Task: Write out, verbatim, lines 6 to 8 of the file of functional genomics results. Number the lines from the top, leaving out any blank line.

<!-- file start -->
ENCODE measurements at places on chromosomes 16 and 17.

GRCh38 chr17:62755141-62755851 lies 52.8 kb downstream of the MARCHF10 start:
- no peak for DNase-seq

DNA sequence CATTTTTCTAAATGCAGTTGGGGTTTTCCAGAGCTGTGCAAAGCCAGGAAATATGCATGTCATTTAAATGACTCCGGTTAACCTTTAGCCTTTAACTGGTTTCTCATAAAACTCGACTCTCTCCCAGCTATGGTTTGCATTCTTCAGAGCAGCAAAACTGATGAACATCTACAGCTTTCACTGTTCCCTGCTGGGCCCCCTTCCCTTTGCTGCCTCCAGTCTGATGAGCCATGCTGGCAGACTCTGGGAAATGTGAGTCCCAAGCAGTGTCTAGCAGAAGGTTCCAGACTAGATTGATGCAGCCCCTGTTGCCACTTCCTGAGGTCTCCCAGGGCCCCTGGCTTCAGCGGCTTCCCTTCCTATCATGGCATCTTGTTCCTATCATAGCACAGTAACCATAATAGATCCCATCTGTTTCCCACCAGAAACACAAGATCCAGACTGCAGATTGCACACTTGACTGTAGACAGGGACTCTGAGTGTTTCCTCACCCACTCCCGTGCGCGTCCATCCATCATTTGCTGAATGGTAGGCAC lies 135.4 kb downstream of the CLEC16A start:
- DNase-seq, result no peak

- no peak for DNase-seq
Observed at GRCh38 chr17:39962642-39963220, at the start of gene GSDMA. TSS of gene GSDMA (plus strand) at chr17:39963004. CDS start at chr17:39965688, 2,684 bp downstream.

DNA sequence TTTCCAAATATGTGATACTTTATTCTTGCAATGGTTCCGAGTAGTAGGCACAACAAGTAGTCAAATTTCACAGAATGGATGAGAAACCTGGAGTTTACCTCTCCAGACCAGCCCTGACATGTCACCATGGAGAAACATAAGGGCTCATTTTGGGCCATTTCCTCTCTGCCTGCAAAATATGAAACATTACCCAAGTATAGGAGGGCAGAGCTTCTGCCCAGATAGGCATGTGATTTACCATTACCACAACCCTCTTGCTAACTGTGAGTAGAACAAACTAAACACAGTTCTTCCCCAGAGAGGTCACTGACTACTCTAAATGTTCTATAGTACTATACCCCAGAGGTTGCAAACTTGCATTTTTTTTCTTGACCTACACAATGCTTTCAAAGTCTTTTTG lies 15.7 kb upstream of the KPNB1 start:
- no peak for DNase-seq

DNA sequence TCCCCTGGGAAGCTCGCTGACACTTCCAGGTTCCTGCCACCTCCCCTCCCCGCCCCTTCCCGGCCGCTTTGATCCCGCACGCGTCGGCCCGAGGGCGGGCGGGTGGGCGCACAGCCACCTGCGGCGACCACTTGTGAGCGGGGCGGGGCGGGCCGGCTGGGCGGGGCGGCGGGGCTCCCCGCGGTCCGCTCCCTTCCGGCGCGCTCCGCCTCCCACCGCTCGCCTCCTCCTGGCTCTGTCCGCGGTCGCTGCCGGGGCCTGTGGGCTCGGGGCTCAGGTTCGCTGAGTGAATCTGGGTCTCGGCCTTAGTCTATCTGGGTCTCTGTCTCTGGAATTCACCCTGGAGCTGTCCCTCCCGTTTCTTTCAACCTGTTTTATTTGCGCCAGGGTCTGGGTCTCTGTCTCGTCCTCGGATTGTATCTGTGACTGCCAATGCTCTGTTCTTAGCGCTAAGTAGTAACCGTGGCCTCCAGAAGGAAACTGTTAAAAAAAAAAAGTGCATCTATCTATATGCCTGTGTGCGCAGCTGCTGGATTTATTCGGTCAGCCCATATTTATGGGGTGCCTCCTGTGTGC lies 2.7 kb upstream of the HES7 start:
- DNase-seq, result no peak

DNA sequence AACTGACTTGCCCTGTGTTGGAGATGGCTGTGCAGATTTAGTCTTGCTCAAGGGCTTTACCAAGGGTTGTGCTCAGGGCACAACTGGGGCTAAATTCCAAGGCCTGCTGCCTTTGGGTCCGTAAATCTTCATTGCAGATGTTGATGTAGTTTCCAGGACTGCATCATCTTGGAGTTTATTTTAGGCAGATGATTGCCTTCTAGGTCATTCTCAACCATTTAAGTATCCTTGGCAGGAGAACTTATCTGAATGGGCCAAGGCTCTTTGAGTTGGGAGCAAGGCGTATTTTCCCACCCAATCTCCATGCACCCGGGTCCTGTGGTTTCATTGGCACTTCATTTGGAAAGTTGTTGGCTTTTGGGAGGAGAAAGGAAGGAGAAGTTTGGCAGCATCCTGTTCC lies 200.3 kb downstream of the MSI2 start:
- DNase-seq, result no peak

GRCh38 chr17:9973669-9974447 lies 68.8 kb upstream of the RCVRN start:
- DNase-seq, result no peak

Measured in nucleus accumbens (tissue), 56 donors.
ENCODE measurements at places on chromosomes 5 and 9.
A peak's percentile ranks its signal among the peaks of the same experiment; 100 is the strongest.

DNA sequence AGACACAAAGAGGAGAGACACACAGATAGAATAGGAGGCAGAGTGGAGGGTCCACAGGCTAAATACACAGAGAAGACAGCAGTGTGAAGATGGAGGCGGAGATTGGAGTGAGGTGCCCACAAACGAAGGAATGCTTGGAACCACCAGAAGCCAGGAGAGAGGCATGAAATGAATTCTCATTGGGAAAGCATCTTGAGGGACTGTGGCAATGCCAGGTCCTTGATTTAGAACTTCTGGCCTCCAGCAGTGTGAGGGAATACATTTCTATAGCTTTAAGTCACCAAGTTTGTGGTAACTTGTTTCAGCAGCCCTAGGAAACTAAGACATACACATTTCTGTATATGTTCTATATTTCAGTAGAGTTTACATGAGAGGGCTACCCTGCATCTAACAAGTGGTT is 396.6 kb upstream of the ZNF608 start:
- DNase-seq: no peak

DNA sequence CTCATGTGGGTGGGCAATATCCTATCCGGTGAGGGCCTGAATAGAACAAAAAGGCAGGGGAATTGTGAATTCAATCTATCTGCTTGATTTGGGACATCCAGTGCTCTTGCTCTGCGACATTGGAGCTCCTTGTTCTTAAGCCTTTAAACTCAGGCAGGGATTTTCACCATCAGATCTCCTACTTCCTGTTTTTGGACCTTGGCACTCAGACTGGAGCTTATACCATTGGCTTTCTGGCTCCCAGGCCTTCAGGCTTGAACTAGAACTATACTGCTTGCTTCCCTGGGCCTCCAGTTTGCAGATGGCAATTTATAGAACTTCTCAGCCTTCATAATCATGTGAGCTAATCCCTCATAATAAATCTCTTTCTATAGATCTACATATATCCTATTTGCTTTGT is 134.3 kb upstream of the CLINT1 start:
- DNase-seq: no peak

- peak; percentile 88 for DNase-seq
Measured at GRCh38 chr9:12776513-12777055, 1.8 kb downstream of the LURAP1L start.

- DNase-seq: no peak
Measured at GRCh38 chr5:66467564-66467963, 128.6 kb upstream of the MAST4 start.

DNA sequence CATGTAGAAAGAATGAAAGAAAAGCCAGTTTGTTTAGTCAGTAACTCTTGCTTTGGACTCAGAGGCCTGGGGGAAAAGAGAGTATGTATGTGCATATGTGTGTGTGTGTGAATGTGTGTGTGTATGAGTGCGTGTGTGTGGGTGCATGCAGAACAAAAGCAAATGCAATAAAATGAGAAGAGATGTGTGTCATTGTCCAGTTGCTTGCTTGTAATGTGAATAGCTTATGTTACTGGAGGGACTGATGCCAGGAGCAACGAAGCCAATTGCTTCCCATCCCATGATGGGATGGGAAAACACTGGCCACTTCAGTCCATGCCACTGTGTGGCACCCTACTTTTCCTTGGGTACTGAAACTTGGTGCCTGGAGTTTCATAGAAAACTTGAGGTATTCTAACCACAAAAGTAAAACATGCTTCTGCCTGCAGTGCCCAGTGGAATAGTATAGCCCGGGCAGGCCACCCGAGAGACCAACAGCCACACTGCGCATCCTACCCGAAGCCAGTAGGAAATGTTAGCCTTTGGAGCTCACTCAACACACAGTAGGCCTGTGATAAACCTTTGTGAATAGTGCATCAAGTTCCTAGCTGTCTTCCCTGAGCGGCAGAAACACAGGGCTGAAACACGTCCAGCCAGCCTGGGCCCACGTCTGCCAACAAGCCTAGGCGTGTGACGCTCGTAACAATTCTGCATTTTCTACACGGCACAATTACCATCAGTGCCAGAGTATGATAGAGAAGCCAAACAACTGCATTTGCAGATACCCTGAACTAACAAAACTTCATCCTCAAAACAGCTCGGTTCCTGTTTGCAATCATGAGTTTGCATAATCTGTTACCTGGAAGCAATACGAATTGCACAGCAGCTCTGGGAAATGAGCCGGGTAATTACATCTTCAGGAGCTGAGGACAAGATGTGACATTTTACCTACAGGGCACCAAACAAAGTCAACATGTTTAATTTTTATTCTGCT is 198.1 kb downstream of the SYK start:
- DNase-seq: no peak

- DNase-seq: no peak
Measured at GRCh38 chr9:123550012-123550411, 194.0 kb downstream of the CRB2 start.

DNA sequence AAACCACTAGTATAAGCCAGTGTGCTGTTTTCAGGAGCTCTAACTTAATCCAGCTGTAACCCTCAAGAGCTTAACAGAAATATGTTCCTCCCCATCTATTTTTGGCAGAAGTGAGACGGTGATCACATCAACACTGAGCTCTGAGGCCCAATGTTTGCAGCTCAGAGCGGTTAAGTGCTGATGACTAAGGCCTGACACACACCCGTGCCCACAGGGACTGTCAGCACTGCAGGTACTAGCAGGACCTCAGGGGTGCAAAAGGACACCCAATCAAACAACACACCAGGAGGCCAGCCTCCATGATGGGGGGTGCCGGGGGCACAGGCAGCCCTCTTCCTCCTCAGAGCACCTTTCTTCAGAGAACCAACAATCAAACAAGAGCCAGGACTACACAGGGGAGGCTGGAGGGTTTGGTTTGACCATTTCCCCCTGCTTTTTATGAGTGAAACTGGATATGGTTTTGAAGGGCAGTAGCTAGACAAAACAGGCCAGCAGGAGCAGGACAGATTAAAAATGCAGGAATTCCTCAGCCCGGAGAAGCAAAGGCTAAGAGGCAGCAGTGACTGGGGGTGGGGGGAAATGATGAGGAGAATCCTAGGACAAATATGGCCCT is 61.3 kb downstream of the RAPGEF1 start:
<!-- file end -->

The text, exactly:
- no peak for DNase-seq
Observed at GRCh38 chr17:39962642-39963220, at the start of gene GSDMA. TSS of gene GSDMA (plus strand) at chr17:39963004. CDS start at chr17:39965688, 2,684 bp downstream.

DNA sequence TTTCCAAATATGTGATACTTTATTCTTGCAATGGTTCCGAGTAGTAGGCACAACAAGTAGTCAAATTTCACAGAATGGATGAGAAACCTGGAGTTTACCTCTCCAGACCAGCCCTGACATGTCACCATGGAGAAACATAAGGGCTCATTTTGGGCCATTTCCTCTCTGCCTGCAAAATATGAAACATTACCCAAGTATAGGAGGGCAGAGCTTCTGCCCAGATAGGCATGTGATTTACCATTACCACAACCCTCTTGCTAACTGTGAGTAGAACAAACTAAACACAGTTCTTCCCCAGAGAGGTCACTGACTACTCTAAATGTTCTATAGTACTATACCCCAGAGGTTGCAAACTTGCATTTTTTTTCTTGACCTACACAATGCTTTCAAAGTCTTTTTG lies 15.7 kb upstream of the KPNB1 start: